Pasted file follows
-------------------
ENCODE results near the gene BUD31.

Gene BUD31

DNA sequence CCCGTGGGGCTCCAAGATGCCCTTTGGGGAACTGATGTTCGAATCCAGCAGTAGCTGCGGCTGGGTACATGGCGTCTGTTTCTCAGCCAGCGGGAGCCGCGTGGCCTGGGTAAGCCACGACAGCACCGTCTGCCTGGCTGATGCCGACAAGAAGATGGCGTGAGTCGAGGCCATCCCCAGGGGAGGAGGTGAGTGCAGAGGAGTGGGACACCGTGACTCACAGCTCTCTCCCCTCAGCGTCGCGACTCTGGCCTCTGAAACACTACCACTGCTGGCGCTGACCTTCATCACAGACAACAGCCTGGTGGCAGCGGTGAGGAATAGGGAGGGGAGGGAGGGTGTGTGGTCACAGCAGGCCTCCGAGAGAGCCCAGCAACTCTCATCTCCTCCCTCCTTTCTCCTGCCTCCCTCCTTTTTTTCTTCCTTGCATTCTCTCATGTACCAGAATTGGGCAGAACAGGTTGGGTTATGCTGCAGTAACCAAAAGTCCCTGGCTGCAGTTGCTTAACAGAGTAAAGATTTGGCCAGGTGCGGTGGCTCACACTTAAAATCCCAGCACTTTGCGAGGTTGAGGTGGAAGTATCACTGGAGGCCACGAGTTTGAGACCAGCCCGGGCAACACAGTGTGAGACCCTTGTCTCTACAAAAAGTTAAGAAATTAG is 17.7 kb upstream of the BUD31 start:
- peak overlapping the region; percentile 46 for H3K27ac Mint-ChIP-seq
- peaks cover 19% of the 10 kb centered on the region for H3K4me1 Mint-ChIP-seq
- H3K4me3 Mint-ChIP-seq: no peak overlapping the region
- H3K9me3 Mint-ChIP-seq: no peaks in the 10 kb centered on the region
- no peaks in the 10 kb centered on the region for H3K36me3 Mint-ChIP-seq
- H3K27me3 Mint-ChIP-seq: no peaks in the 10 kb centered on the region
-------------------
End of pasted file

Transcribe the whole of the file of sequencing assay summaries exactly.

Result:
ENCODE results near the gene BUD31.

Gene BUD31

DNA sequence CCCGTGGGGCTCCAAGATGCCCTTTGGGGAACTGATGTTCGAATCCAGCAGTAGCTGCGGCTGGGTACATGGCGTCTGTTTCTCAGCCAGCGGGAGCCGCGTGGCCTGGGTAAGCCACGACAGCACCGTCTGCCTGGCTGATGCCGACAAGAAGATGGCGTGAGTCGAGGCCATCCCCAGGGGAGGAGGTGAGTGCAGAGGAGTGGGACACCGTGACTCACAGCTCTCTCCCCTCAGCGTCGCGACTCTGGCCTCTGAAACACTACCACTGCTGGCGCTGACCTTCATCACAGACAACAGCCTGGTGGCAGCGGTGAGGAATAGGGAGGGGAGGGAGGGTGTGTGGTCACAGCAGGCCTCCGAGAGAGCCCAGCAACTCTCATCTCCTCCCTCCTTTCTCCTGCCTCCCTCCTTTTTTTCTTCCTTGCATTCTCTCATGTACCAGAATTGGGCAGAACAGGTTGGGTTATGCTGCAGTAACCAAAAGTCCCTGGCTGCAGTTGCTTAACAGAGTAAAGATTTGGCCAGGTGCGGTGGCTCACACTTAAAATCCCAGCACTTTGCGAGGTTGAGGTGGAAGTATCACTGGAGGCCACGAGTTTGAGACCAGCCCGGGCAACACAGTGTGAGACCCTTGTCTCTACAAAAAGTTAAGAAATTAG is 17.7 kb upstream of the BUD31 start:
- peak overlapping the region; percentile 46 for H3K27ac Mint-ChIP-seq
- peaks cover 19% of the 10 kb centered on the region for H3K4me1 Mint-ChIP-seq
- H3K4me3 Mint-ChIP-seq: no peak overlapping the region
- H3K9me3 Mint-ChIP-seq: no peaks in the 10 kb centered on the region
- no peaks in the 10 kb centered on the region for H3K36me3 Mint-ChIP-seq
- H3K27me3 Mint-ChIP-seq: no peaks in the 10 kb centered on the region